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Volume 931: debated on Tuesday 3 May 1977

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I refer the hon. Gentleman to the reply which I gave to my hon. Friend the Member for Hemel Hempstead (Mr. Corbett) on 3rd February.

In view of the abysmal and worsening trend of rising prices, will the Prime Minister say why the TUC and the housewives of Great Britain should believe him for one moment when he said in Tunbridge Wells last Saturday that the battle against inflation was being won?

There is every reason to believe it, as I have explained to the House on many occasions. I can give the hon. Gentleman the facts but I cannot give him the understanding. As is well known, now that the money supply is under control and sterling is stabilised, interest rates are going down fast. There is every reason to anticipate that prices will start to turn down in the third quarter of this year. I know of no one, including the occupants of the Opposition Front Bench, who denies that that is the position.

When my right hon. Friend next meets the TUC, will he admit to it that it was right in the stand that it took over Britain and the Common Market? Does he appreciate that the ordinary people of Britain, especially those of Grimsby, realise that they were conned in the referendum campaign? This is what leads to cynicism in politics.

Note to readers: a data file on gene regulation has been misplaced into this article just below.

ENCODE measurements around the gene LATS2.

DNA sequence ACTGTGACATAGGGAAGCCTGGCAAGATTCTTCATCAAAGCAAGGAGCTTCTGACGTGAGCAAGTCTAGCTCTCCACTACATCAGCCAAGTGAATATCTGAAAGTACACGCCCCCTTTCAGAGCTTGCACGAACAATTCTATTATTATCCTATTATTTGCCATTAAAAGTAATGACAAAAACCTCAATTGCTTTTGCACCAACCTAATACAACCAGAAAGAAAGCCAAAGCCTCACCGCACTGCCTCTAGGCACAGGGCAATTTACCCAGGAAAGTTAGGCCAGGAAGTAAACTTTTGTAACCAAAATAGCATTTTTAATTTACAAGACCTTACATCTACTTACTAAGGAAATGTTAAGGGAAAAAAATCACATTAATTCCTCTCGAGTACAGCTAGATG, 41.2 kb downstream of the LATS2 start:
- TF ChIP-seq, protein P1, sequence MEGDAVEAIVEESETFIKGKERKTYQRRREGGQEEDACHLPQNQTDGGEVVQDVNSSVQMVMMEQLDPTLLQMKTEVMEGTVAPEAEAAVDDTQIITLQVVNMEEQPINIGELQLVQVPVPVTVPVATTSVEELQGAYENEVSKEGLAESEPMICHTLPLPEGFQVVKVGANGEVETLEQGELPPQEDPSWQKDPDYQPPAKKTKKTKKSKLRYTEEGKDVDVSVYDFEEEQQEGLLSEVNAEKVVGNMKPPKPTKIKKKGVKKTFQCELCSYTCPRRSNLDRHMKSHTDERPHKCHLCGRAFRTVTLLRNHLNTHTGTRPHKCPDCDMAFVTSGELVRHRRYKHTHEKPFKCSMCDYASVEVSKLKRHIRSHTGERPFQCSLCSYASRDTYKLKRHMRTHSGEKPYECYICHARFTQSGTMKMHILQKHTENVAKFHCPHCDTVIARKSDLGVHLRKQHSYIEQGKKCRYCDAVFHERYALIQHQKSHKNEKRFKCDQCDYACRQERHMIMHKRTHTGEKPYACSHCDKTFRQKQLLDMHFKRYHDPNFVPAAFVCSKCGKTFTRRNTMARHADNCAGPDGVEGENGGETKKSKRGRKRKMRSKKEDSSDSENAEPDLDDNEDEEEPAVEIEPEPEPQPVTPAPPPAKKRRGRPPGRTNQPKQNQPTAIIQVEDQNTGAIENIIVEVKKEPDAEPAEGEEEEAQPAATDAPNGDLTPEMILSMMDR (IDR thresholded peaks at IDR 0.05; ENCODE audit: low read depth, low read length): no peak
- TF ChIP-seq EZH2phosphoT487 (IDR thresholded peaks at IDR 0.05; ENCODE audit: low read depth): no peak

The people of this country decided the issue and there is not much point in continually fighting old battles. We must ensure that the European Community fits Britain's interests as well as it fits the interests of other countries. I speak in particular about the common agricultural policy, which was designed before we joined the Community. In my view, it does not best serve the interests of the British people. Therefore, we must continue our endeavours to improve and amend it. My right hon. Friend the Minister of Agriculture, Fisheries and Food made a very good start this year.

Will the Prime Minister explain to the TUC as soon as possible that the proposed strike action of the National Union of Journalists at the end of this week seems to many as if it is designed to prevent people reading the results of the local elections in their local papers? As this would do great harm to the democratic process, will the right hon. Gentleman ask the NUJ to refrain from such action this week?

I understand that it is difficult at this stage to predict what action is to be taken on Thursday and what its effect will be. The members of the National Union of Journalists at the Press Association will be deciding tomorrow whether they will take industrial action. Of course, it would be easy to take sides in this dispute. For myself, if there are any more results like the one at Grimsby, I hope that they will not be censored in any way. [Interruption.] That was the point of the question. [HON. MEMBERS: "What about Ashfield?"] I was picking out the one I liked best. The right hon. Lady need not get too disturbed. [An HON. MEMBER: "You do not disturb her, Jim."] That makes two of us, then. I should not want the National Union of Journalists or anyone else to suppress election results or anything else on Thursday. If the action were designed for that purpose, I should deplore it very much.